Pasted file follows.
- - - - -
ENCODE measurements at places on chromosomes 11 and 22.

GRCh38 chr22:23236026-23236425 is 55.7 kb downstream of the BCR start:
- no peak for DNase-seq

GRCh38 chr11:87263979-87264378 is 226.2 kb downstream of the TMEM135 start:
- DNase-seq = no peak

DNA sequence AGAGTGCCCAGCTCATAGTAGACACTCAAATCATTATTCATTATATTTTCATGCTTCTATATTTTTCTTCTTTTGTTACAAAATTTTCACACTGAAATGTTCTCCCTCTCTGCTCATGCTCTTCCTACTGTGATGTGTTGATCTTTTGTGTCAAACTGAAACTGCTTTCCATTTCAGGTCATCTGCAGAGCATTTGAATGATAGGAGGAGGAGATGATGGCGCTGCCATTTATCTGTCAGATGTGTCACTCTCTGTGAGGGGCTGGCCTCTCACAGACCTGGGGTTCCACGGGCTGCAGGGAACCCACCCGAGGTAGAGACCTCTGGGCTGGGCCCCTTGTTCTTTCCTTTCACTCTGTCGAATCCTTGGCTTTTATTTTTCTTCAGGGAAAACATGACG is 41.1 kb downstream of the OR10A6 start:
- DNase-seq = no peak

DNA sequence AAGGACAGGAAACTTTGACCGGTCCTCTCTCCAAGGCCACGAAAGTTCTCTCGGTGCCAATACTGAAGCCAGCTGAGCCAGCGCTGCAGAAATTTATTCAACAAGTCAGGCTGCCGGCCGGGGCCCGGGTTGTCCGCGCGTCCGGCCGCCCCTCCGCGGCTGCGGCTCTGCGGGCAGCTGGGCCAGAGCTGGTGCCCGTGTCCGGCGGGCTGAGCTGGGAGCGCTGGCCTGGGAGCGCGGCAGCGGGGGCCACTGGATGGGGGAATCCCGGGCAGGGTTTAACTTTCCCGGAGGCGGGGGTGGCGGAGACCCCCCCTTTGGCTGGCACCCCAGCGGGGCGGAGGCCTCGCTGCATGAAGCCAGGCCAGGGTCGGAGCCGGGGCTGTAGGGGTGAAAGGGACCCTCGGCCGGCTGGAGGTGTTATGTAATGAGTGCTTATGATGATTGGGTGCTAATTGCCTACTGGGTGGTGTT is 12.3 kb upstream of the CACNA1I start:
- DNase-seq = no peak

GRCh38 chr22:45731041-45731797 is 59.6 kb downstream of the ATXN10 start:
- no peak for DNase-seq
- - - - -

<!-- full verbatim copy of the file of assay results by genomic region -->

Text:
ENCODE measurements at places on chromosomes 11 and 22.

GRCh38 chr22:23236026-23236425 is 55.7 kb downstream of the BCR start:
- no peak for DNase-seq

GRCh38 chr11:87263979-87264378 is 226.2 kb downstream of the TMEM135 start:
- DNase-seq = no peak

DNA sequence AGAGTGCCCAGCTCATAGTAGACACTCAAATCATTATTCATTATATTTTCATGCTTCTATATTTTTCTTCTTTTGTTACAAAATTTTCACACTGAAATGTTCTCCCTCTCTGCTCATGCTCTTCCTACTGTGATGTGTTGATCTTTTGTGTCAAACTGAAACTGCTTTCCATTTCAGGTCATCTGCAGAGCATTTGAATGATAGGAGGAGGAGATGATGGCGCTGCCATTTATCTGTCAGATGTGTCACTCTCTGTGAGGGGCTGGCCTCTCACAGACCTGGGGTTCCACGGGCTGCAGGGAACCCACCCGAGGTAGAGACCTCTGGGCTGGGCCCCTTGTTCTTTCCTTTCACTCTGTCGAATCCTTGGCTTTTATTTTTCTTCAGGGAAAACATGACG is 41.1 kb downstream of the OR10A6 start:
- DNase-seq = no peak

DNA sequence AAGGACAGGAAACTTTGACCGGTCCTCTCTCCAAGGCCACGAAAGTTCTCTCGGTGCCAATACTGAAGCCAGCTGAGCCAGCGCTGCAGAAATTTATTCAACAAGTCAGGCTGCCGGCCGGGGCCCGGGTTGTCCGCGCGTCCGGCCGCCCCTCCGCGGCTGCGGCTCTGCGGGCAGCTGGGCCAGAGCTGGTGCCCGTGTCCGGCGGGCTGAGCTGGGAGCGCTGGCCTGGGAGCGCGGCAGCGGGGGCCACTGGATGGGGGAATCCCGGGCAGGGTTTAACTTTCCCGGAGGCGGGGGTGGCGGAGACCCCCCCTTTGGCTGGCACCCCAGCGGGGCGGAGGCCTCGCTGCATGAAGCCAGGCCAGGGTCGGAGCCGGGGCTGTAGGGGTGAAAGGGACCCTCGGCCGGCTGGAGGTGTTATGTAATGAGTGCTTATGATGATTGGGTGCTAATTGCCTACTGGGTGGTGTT is 12.3 kb upstream of the CACNA1I start:
- DNase-seq = no peak

GRCh38 chr22:45731041-45731797 is 59.6 kb downstream of the ATXN10 start:
- no peak for DNase-seq